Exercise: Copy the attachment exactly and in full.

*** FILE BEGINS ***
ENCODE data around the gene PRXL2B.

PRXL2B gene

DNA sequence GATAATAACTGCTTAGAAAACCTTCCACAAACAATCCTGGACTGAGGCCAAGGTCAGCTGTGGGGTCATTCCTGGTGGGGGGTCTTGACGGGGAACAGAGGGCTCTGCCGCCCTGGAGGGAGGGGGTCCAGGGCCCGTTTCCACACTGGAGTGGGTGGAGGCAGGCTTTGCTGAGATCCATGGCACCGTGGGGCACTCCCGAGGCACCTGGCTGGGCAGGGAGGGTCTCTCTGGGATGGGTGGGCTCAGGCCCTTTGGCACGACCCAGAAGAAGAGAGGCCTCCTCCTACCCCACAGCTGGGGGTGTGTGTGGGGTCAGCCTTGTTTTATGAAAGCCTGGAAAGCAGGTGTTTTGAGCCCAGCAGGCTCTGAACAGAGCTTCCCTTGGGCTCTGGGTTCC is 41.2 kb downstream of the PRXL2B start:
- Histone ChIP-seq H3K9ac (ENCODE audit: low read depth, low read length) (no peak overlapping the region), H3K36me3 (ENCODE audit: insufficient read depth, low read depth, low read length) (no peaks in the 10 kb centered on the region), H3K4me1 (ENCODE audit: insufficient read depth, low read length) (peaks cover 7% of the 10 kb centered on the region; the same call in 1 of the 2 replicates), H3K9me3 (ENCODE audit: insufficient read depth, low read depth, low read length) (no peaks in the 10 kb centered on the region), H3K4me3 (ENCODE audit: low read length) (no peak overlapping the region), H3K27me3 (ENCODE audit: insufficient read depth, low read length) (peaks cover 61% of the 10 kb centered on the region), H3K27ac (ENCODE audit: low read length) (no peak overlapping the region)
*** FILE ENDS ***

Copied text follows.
ENCODE data around the gene PRXL2B.

PRXL2B gene

DNA sequence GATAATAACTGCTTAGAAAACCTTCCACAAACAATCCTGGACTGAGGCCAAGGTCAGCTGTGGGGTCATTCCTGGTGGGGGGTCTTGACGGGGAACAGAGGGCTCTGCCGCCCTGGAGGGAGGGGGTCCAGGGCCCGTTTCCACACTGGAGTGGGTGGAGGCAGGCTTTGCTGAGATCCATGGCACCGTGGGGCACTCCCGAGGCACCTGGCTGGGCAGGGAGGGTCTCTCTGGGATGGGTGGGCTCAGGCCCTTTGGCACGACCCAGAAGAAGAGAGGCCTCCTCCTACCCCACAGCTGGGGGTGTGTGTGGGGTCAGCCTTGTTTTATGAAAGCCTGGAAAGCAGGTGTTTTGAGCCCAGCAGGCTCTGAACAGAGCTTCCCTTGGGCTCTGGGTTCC is 41.2 kb downstream of the PRXL2B start:
- Histone ChIP-seq H3K9ac (ENCODE audit: low read depth, low read length) (no peak overlapping the region), H3K36me3 (ENCODE audit: insufficient read depth, low read depth, low read length) (no peaks in the 10 kb centered on the region), H3K4me1 (ENCODE audit: insufficient read depth, low read length) (peaks cover 7% of the 10 kb centered on the region; the same call in 1 of the 2 replicates), H3K9me3 (ENCODE audit: insufficient read depth, low read depth, low read length) (no peaks in the 10 kb centered on the region), H3K4me3 (ENCODE audit: low read length) (no peak overlapping the region), H3K27me3 (ENCODE audit: insufficient read depth, low read length) (peaks cover 61% of the 10 kb centered on the region), H3K27ac (ENCODE audit: low read length) (no peak overlapping the region)